• Buildings in which the temperature does not exceed 19 degrees: Uthreshold value 1.9 W/m²K

From 01 January 2016, the average U-value requirements become more stringent for all transparent structural elements in non-residential buildings. The amendment also applies to curtain walls, light domes, glass roofs and continuous skylights:

  • New value for transparent components/curtain walls: Uthreshold value: 1.5 W/m²K
  • New value for glass roofs, light domes, continuous skylights: Uthreshold value: 2.5 W/m²K

At the same time, thermal insulation for the summer months must also be considered in these buildings. The statutory requirements for the Energy Saving Regulation 2014 are based on § 4 EnEV 2014 as well as on the attachments listed there.

Get more information about the various U-values of Deceuninck window systems!

Differences relating to existing buildings and new buildings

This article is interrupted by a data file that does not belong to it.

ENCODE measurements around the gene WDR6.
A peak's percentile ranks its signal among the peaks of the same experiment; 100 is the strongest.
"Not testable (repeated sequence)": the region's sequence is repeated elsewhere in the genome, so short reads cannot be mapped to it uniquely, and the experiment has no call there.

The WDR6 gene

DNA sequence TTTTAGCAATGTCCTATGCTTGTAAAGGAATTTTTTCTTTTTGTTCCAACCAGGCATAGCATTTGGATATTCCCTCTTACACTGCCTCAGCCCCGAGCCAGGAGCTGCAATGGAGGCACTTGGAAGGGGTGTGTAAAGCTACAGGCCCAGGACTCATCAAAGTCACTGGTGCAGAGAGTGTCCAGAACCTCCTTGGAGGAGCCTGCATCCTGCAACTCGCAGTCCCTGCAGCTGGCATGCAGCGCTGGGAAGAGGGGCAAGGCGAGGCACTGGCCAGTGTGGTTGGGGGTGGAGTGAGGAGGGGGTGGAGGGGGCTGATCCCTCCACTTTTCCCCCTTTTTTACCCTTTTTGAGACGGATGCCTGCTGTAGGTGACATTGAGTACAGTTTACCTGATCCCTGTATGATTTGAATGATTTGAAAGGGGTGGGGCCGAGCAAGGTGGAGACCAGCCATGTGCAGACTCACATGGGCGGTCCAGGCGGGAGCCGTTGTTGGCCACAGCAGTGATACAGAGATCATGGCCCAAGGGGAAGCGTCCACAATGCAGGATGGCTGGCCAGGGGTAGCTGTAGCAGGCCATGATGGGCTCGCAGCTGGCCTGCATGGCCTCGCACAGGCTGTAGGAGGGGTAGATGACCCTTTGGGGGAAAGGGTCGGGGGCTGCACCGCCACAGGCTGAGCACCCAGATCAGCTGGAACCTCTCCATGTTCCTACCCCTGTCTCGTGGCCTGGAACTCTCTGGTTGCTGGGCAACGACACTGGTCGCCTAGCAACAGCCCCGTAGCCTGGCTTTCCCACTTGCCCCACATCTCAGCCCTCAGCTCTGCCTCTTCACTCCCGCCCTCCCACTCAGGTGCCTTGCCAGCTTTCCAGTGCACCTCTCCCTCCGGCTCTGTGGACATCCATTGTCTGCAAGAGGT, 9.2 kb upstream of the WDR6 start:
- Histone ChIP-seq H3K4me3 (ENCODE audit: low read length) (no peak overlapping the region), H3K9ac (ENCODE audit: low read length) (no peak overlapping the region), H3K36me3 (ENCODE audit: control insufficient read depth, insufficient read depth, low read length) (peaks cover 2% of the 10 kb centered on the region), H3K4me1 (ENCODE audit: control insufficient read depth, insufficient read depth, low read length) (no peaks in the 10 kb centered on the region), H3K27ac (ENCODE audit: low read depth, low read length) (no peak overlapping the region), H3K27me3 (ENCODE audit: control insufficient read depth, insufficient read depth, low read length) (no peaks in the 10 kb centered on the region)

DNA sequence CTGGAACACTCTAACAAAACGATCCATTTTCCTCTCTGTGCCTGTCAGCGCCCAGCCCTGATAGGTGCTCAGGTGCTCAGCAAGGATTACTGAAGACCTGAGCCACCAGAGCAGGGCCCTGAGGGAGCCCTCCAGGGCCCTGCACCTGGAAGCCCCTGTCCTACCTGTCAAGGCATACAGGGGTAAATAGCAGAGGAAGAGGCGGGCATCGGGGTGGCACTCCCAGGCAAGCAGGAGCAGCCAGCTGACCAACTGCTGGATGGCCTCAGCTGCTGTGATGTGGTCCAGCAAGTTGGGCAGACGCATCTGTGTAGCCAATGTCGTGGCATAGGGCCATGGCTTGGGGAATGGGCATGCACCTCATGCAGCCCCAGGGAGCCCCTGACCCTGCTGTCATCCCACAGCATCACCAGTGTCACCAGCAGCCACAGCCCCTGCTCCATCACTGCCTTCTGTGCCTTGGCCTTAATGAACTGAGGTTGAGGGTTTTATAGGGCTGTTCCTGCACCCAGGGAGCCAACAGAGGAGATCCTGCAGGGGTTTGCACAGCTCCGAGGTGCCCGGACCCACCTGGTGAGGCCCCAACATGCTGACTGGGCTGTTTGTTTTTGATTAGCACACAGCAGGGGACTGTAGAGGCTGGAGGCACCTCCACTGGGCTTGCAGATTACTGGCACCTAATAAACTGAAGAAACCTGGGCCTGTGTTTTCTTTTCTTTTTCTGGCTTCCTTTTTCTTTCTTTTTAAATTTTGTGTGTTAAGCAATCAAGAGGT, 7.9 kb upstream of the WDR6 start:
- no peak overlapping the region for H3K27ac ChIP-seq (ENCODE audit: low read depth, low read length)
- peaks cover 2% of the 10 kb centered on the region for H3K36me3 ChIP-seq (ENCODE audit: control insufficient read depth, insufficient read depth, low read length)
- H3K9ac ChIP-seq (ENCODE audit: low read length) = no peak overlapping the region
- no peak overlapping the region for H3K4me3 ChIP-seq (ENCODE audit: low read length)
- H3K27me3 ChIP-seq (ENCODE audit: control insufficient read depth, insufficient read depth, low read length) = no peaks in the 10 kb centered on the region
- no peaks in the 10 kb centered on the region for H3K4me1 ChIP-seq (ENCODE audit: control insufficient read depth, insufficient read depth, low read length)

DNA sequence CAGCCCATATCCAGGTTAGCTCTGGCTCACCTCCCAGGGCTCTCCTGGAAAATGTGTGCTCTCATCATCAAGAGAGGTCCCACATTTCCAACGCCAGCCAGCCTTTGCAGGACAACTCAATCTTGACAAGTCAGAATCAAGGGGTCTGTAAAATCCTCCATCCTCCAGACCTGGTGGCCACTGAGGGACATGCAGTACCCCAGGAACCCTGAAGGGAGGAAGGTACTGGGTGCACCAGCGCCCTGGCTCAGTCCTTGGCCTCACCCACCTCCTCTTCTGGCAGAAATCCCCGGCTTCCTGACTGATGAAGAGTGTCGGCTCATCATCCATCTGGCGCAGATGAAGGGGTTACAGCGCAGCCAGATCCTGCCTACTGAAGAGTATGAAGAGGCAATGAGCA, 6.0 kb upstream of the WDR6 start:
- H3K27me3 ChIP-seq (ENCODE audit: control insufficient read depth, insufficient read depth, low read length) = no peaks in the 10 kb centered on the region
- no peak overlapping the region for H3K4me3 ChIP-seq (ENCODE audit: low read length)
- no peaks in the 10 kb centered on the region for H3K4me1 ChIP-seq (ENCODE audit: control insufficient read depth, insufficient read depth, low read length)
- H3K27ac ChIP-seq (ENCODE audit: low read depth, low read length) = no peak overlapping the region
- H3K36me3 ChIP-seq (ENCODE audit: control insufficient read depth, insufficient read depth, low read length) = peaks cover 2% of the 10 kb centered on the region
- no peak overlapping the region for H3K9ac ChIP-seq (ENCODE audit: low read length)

Whereas significantly more stringent requirements regarding the annual primary energy use will apply to new buildings from 01.01.2016 at the latest, the Energy Saving Regulation 2014 amendment does not alter the values for existing buildings. Instead, the values set out in the EnEV 2009 apply to modernising an existing building. The Energy Saving Regulation 2014 comes into force as soon as the refurbishment of existing buildings involves:  

  • the replacement of structural elements,
  • a first-time installation,
  • an installation of internal or external windows
  • a glazing replacement.

 If the building is a residential building, the following values apply:

  •  Windows: Uthreshold value 1.3 W/m²K.

 For existing buildings that are not designed for residential purposes and where the average temperature does not exceed 19 degrees, the following value applies:

  •  Windows: Uthreshold value 1.9 W/m²K.